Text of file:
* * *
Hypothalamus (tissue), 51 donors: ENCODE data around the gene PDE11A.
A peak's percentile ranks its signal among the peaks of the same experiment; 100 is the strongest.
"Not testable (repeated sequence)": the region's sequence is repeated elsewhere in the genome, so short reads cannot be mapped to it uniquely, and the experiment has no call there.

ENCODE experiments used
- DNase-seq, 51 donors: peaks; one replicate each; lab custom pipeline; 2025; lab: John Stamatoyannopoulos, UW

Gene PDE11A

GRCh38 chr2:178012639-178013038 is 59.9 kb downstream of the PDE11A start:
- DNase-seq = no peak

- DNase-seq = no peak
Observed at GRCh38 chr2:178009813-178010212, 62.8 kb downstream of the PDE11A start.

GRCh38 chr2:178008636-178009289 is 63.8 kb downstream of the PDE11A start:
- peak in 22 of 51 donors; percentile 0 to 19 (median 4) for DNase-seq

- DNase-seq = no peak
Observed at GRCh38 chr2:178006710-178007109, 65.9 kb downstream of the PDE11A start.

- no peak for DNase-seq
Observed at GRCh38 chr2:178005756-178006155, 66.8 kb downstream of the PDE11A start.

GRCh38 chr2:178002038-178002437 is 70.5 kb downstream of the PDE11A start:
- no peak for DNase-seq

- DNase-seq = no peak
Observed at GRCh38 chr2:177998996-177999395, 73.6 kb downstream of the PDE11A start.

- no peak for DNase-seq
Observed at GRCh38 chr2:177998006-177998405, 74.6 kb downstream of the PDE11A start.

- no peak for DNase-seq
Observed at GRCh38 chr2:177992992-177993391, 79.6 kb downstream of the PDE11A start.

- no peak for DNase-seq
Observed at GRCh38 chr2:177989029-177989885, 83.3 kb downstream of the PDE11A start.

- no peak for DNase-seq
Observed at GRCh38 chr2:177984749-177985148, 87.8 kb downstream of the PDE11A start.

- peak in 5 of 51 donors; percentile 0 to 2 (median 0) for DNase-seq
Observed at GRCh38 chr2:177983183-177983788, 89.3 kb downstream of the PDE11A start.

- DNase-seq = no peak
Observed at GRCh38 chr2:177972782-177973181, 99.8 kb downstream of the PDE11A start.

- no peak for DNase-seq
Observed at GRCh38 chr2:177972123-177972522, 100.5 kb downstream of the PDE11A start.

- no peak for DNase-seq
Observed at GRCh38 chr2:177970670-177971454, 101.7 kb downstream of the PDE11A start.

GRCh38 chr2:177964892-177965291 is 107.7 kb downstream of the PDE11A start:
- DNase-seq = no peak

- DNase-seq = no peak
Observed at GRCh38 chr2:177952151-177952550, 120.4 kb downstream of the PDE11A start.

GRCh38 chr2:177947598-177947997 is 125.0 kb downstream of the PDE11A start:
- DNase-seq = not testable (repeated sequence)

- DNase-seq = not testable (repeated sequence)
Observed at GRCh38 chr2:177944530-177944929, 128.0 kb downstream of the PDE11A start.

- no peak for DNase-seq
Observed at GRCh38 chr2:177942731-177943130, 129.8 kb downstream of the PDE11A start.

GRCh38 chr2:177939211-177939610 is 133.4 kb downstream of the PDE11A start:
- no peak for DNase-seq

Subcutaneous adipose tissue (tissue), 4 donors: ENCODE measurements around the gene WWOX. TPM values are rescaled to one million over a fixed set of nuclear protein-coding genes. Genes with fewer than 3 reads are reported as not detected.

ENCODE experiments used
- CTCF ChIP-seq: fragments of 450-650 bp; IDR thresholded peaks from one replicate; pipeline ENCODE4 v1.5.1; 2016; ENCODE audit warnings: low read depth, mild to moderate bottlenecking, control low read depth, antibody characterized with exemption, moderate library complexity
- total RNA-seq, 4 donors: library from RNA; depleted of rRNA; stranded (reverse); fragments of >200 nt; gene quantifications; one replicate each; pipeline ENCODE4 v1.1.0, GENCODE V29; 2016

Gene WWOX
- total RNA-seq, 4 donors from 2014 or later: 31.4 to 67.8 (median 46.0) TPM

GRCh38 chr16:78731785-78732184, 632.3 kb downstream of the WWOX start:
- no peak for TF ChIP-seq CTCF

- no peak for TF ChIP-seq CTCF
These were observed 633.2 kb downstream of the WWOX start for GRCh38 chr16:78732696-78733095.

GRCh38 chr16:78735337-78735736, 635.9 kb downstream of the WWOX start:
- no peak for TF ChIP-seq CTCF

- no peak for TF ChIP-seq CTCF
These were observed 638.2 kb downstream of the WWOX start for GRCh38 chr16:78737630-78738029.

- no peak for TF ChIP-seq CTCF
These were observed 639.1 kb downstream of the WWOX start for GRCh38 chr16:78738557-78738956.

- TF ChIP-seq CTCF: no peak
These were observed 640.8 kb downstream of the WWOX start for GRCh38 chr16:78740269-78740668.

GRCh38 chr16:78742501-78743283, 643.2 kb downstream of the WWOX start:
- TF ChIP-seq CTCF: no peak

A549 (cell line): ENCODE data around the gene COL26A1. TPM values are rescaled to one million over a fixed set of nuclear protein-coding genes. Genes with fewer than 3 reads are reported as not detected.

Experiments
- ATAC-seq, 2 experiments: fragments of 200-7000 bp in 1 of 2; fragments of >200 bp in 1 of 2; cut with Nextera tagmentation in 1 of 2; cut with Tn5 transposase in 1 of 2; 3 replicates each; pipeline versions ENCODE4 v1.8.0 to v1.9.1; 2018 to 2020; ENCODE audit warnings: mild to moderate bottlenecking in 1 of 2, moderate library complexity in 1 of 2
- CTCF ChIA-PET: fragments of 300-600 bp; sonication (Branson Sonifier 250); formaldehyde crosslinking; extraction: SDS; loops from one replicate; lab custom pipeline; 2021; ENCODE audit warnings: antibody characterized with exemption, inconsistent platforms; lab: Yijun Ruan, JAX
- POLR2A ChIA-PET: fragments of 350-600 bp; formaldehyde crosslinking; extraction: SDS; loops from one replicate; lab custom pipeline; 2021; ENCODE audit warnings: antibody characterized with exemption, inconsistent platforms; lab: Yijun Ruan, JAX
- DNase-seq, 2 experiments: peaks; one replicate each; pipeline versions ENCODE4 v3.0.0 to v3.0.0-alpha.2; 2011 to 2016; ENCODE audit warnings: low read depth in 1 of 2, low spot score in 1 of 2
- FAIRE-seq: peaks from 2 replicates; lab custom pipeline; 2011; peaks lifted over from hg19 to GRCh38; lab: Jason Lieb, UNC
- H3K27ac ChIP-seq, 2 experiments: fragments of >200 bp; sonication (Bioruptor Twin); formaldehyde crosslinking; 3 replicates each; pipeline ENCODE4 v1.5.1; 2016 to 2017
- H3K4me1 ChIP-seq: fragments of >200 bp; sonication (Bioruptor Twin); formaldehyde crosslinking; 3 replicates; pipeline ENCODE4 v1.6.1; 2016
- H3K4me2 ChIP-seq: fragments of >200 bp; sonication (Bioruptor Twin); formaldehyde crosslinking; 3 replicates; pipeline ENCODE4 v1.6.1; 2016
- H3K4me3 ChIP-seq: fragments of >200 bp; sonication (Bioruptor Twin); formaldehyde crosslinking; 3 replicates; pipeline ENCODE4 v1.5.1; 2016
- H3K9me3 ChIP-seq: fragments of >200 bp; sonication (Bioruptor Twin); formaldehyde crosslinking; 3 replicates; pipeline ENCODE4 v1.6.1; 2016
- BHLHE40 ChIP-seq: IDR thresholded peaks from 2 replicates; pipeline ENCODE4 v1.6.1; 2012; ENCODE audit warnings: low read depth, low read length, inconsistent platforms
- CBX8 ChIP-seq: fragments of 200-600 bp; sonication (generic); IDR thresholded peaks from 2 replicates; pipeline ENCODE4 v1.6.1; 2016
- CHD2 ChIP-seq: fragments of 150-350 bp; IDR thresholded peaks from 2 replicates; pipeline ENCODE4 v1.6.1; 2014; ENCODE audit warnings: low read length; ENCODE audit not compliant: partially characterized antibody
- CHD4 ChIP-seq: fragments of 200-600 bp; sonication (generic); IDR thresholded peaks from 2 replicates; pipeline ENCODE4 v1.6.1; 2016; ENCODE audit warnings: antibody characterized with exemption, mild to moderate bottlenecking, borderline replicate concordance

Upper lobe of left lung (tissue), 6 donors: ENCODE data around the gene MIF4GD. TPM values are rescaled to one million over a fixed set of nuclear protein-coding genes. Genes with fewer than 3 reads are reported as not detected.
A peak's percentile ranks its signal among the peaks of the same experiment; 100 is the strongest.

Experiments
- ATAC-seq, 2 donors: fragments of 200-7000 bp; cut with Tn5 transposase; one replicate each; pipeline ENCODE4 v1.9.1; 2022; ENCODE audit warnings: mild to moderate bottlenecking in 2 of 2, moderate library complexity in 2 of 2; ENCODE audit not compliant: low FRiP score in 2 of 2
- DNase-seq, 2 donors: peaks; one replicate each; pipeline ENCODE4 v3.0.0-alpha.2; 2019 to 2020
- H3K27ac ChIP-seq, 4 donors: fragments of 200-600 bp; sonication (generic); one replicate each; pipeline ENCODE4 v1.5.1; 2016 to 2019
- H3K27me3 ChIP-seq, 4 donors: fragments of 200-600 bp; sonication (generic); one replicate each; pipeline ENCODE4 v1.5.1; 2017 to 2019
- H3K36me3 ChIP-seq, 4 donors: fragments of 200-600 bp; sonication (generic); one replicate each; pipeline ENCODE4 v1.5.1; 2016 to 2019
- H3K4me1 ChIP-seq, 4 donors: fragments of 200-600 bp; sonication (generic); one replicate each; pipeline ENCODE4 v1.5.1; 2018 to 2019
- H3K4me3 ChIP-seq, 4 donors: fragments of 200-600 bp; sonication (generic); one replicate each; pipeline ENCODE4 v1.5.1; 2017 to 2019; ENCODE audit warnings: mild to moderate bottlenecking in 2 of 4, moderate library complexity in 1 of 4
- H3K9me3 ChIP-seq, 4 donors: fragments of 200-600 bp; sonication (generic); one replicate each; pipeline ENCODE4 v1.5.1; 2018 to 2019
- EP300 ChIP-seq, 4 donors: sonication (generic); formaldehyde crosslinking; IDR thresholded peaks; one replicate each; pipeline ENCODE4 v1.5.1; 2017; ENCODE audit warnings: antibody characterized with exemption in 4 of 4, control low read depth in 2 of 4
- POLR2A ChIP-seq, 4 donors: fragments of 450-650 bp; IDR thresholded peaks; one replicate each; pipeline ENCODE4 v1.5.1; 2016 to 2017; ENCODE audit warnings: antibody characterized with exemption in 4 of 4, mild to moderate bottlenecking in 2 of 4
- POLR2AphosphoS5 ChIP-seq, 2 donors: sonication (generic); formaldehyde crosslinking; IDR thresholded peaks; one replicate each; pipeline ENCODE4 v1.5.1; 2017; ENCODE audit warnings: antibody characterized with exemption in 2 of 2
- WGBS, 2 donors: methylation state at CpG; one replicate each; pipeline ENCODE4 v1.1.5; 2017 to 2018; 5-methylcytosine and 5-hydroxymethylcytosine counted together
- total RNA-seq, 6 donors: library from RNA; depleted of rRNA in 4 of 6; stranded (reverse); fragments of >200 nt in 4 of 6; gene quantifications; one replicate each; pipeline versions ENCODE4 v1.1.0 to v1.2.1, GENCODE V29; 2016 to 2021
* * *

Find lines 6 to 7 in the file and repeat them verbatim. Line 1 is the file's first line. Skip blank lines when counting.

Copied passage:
Gene PDE11A

GRCh38 chr2:178012639-178013038 is 59.9 kb downstream of the PDE11A start: